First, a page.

Import Labor, Export Wages


Photo from The Cato Institute


By Vincent Bellomo


Minimum wage has once again entered the spotlight in American politics. The left argues that a higher minimum wage is needed to support workers with a “living wage.” They also argue that adjusted for inflation, the current minimum wage would be around $25 an hour. The right, on the other hand, argues that increasing the minimum wage would result in major unemployment. They state that businesses would likely cover the losses in increased wages by reducing their employment.

Both are accurate. When adjusted for inflation, the current minimum wage is pocket change compared to what it would be worth if it adjusted with inflation. However, increasing the minimum wage will also cause unemployment. How can we increase wages without causing mass unemployment or strangling businesses?

The answer lies in the right’s argument against raising the minimum wage. An increase in wages decreases labor. The inverse is also true, a decrease in labor increases wages—simple supply and demand. Senator Warren (D-MA) explores this point deeply in her book, The Two-Income Trap: Why Middle-Class Mothers and Fathers Are Going Broke. Senator Warren states that the increase in fixed-living expenses such as housing, insurance, and medical expenses caused many families to have both parents work full-time, doubling the household’s income.

The emergence of women in the workforce has led to the labor force doubling. Both parents now need to work full time just to make ends meet, creating a major risk. The inability of one member being able to work could subject the family to bankruptcy.

This isn’t an attack on women in the workforce, it is an example that an increase in the labor market decreases wages. Even when more jobs were created to meet the influx of women in the workforce and households’ income doubled, the standard of living for families did not. Why does this logic not apply when discussing the economics of immigration?

Economists and pundits tend to focus on the gross domestic product (GDP) when discussing our economy’s success. Of course, an increase in immigrants will increase the GDP, just as the increase of women in the workforce did. Any increase in our population that creates a positive output will increase our GDP.

China has the second-largest GDP in the world while New Zealand has the 53rd largest GDP. I’m sure most economists would prefer to live in New Zealand. Why? Among other reasons, New Zealand has a larger per capita income (average income) than China. What does this tell us? GDP per capita should be the determining factor of an economy’s success, not GDP.

According to a CATO institute report, immigration has a negative impact on wages. Numerous studies cited in the report, such as Card 1990, Card and Perri 2016, Borjas 2003, and Borjas and Katz 2007, all show a negative relationship between increased immigration and wages.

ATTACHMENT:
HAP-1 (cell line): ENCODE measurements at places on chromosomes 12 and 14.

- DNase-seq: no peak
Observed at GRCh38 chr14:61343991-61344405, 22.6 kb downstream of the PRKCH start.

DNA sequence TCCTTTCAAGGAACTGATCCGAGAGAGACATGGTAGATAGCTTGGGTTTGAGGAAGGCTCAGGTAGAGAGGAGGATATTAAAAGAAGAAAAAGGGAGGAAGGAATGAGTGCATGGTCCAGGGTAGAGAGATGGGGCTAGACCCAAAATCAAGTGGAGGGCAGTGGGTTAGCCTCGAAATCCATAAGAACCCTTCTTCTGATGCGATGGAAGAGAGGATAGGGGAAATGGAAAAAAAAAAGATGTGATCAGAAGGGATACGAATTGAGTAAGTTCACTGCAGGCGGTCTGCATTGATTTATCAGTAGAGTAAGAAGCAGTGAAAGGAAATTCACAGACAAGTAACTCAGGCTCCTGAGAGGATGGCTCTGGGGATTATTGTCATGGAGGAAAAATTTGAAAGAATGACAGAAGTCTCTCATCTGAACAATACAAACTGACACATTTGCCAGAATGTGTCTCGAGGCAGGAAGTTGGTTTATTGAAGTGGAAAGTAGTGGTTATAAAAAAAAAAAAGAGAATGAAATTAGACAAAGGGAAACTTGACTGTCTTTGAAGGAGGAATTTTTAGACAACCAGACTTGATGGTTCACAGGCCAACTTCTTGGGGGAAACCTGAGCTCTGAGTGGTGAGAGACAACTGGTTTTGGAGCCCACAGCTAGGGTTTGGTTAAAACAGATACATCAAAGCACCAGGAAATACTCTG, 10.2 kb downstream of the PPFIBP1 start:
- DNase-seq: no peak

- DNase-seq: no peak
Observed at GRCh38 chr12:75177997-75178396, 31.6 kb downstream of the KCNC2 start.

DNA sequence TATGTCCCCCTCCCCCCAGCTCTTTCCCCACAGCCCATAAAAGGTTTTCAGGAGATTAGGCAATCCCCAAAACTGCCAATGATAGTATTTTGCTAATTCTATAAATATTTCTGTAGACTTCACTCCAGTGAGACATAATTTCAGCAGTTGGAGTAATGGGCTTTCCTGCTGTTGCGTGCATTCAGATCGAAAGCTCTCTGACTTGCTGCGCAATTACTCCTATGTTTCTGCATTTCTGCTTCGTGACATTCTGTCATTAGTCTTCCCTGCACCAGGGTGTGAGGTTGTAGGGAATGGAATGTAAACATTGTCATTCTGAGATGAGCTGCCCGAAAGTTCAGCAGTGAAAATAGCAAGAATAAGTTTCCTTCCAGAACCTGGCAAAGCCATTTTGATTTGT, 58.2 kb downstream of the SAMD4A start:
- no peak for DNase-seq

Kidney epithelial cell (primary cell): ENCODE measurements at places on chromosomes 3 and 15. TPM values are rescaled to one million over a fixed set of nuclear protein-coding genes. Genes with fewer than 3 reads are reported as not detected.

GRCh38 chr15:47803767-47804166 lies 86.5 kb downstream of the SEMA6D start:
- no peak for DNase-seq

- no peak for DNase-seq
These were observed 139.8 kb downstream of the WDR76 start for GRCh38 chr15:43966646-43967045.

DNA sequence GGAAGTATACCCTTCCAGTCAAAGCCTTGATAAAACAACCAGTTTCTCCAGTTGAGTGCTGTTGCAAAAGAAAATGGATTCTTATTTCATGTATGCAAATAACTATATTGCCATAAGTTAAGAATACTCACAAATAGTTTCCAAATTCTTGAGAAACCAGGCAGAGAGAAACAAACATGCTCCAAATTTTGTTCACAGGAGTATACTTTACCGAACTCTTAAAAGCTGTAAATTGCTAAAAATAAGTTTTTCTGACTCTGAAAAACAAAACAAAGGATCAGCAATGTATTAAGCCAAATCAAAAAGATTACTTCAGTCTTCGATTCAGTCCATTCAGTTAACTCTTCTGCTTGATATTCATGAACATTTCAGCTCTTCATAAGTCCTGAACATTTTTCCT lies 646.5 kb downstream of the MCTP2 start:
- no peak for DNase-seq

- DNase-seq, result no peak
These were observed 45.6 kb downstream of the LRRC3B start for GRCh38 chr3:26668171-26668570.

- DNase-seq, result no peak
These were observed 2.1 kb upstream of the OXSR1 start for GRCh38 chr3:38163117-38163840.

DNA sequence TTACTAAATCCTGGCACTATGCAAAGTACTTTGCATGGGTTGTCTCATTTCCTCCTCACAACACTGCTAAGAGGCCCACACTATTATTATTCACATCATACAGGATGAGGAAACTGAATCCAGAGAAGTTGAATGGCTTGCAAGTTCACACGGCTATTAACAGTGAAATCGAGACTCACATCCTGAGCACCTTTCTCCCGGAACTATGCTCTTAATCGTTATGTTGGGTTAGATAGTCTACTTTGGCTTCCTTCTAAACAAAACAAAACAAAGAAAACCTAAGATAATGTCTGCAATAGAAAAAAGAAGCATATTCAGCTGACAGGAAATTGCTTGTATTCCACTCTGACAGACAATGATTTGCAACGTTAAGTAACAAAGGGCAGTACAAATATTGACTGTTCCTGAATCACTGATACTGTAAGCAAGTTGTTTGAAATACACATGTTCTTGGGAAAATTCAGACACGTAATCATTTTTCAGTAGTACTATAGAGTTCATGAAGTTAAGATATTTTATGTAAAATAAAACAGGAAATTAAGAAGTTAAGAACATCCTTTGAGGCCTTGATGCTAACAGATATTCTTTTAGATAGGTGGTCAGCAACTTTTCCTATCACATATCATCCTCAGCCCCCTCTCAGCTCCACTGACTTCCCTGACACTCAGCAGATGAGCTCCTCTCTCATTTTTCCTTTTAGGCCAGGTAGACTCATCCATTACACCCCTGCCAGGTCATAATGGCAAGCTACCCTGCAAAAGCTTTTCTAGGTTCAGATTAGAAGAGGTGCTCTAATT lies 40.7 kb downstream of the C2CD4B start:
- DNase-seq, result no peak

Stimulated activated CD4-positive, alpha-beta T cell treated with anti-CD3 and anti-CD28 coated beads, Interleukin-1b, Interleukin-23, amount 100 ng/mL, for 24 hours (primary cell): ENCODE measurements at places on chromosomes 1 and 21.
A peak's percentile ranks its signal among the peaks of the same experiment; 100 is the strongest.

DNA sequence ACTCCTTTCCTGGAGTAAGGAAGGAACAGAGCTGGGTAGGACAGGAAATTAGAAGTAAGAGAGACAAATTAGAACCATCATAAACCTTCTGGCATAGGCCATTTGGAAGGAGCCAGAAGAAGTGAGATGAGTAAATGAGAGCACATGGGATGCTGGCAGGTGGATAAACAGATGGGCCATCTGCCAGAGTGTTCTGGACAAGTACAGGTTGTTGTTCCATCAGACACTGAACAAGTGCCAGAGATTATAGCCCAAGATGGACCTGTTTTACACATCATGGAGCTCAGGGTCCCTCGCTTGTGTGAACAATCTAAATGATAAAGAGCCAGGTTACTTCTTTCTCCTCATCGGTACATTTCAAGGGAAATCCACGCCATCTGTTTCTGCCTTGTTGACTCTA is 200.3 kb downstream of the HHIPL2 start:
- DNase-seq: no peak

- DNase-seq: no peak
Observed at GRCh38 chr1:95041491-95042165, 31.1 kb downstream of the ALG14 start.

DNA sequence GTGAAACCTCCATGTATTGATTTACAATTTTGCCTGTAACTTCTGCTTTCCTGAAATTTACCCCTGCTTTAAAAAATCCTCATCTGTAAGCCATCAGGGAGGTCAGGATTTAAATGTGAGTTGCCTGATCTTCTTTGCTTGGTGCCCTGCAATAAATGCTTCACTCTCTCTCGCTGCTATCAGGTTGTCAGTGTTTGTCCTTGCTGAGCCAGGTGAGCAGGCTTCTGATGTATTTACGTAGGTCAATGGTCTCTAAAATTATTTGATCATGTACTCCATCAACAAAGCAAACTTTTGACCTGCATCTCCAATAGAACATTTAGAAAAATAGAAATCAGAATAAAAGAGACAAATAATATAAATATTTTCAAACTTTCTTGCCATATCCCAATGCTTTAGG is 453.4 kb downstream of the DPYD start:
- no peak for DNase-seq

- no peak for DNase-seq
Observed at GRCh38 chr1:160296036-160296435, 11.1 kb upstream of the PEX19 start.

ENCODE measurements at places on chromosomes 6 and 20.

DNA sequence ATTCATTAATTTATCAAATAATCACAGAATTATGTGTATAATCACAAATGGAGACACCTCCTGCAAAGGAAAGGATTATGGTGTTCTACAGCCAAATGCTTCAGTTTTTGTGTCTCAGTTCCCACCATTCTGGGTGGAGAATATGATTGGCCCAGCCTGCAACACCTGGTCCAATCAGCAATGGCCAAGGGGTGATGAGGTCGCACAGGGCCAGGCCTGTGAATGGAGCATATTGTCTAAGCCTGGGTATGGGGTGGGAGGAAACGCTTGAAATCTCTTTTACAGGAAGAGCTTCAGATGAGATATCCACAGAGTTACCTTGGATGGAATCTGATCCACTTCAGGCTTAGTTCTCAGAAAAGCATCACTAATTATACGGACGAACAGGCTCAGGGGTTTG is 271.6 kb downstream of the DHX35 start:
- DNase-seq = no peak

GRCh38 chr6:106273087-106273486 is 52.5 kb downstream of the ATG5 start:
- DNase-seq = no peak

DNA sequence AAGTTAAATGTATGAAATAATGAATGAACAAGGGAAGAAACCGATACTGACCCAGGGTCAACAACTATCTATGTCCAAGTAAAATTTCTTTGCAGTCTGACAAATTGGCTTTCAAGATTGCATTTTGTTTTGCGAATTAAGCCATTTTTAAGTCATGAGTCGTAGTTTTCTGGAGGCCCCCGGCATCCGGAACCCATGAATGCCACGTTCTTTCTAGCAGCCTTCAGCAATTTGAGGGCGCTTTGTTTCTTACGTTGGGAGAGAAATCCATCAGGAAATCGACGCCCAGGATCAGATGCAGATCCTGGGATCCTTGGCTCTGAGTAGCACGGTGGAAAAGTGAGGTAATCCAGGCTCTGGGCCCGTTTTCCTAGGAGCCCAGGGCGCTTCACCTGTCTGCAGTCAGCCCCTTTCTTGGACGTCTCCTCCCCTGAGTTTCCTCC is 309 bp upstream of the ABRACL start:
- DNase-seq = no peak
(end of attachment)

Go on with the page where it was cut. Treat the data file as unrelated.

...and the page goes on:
This relationship has an elasticity rating (the sensitivity of a product’s demand in response to its price) of -0.2 to -0.4. This means if the number of migrants was to increase by 10% at a -0.2 elasticity rating, wages would decrease by 2%. This goes to show that increased immigration would cause a decrease in wages.

However, I will not deny the net positive to immigration. Immigration increases our productivity, increases our GDP, and fills jobs that are generally unwanted by American citizens that would be too expensive to automate. Yet despite the net positive, the costs and benefits of immigration are not shared equally.

The benefits of immigration are reaped by corporations looking to hire more employees at lower wages. This increases productivity and decreases product prices for the consumer. The cost of immigration is carried by American workers. Their wages decrease or they lose their job.

While some of them gained better employment, it is not a reality for most. Only 66% of displaced workers in 2017 found work again by 2019. It is unknown whether this new employment pays more than their previous employment, but given that at least a third of workers are still displaced, it’s unlikely their new employment is any more prosperous than their previous positions. Others turn to new, rising industries in fields like STEM, which promises a future with higher-paying jobs. That is until the government imports high-skilled workers, once again decreasing their wages and job prospects.

The answer is clear. In order to increase wages, a decrease in the labor supply must be made. There are also many ways federal policy can be created to ensure that businesses receive enough incentives to stay in the U.S. rather than outsource overseas. Reducing corporate taxes and tweaking with immigration rates can ensure there is a benefit for corporations to station in the U.S. while still offering high-paying wages to American workers. Although, taxes are a topic for another time.